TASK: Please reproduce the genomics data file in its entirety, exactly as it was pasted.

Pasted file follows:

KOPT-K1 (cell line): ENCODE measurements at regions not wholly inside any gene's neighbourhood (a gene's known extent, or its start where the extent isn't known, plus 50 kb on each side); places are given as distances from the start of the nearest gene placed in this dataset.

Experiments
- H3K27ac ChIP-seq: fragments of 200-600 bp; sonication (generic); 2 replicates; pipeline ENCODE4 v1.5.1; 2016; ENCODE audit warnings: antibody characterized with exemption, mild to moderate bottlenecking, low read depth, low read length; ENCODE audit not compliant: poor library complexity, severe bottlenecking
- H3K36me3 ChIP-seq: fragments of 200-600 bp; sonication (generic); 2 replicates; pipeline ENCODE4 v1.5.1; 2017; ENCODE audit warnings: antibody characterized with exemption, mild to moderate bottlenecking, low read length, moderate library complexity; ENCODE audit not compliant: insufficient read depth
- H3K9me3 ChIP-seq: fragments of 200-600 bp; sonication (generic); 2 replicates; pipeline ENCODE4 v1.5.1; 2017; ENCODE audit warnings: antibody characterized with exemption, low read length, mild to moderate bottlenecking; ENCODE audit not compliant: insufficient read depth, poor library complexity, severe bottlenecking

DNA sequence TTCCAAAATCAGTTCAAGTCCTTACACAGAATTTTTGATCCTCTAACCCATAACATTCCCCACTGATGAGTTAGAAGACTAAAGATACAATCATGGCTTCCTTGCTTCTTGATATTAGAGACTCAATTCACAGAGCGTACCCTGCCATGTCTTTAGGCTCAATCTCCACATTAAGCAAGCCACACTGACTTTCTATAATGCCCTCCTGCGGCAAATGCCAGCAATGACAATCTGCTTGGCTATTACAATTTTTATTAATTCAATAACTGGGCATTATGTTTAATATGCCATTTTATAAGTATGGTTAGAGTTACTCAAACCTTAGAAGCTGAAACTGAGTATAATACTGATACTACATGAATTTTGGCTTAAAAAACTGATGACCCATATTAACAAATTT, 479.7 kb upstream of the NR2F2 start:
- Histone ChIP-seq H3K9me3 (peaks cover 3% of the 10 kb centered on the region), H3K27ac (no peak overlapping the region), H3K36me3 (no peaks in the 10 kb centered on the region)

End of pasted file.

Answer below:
KOPT-K1 (cell line): ENCODE measurements at regions not wholly inside any gene's neighbourhood (a gene's known extent, or its start where the extent isn't known, plus 50 kb on each side); places are given as distances from the start of the nearest gene placed in this dataset.

Experiments
- H3K27ac ChIP-seq: fragments of 200-600 bp; sonication (generic); 2 replicates; pipeline ENCODE4 v1.5.1; 2016; ENCODE audit warnings: antibody characterized with exemption, mild to moderate bottlenecking, low read depth, low read length; ENCODE audit not compliant: poor library complexity, severe bottlenecking
- H3K36me3 ChIP-seq: fragments of 200-600 bp; sonication (generic); 2 replicates; pipeline ENCODE4 v1.5.1; 2017; ENCODE audit warnings: antibody characterized with exemption, mild to moderate bottlenecking, low read length, moderate library complexity; ENCODE audit not compliant: insufficient read depth
- H3K9me3 ChIP-seq: fragments of 200-600 bp; sonication (generic); 2 replicates; pipeline ENCODE4 v1.5.1; 2017; ENCODE audit warnings: antibody characterized with exemption, low read length, mild to moderate bottlenecking; ENCODE audit not compliant: insufficient read depth, poor library complexity, severe bottlenecking

DNA sequence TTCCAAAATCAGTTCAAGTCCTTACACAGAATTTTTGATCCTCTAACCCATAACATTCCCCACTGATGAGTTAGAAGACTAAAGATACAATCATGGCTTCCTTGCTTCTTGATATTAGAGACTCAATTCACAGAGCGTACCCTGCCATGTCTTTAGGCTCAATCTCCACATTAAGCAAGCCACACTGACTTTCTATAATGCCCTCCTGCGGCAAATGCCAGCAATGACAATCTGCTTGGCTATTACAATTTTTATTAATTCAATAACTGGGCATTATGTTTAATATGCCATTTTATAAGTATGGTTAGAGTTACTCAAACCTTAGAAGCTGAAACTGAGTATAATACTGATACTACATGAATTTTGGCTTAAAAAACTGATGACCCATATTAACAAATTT, 479.7 kb upstream of the NR2F2 start:
- Histone ChIP-seq H3K9me3 (peaks cover 3% of the 10 kb centered on the region), H3K27ac (no peak overlapping the region), H3K36me3 (no peaks in the 10 kb centered on the region)